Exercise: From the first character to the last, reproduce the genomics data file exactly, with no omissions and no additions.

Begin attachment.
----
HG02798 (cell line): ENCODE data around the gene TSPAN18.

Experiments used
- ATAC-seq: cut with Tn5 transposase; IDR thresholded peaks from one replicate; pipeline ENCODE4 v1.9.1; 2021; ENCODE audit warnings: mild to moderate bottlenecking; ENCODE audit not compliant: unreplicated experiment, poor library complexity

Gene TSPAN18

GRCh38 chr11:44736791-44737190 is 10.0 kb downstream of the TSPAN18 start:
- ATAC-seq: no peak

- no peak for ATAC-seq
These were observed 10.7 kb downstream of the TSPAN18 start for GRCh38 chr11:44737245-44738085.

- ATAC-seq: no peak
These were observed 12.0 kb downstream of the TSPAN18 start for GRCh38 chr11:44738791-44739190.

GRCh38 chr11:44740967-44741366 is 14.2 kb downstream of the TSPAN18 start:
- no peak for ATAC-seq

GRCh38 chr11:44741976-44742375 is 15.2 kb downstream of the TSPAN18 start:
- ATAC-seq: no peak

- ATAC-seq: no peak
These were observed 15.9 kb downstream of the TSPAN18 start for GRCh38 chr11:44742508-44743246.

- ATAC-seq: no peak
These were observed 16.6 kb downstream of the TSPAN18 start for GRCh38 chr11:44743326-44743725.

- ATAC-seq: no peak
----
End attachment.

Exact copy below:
HG02798 (cell line): ENCODE data around the gene TSPAN18.

Experiments used
- ATAC-seq: cut with Tn5 transposase; IDR thresholded peaks from one replicate; pipeline ENCODE4 v1.9.1; 2021; ENCODE audit warnings: mild to moderate bottlenecking; ENCODE audit not compliant: unreplicated experiment, poor library complexity

Gene TSPAN18

GRCh38 chr11:44736791-44737190 is 10.0 kb downstream of the TSPAN18 start:
- ATAC-seq: no peak

- no peak for ATAC-seq
These were observed 10.7 kb downstream of the TSPAN18 start for GRCh38 chr11:44737245-44738085.

- ATAC-seq: no peak
These were observed 12.0 kb downstream of the TSPAN18 start for GRCh38 chr11:44738791-44739190.

GRCh38 chr11:44740967-44741366 is 14.2 kb downstream of the TSPAN18 start:
- no peak for ATAC-seq

GRCh38 chr11:44741976-44742375 is 15.2 kb downstream of the TSPAN18 start:
- ATAC-seq: no peak

- ATAC-seq: no peak
These were observed 15.9 kb downstream of the TSPAN18 start for GRCh38 chr11:44742508-44743246.

- ATAC-seq: no peak
These were observed 16.6 kb downstream of the TSPAN18 start for GRCh38 chr11:44743326-44743725.

- ATAC-seq: no peak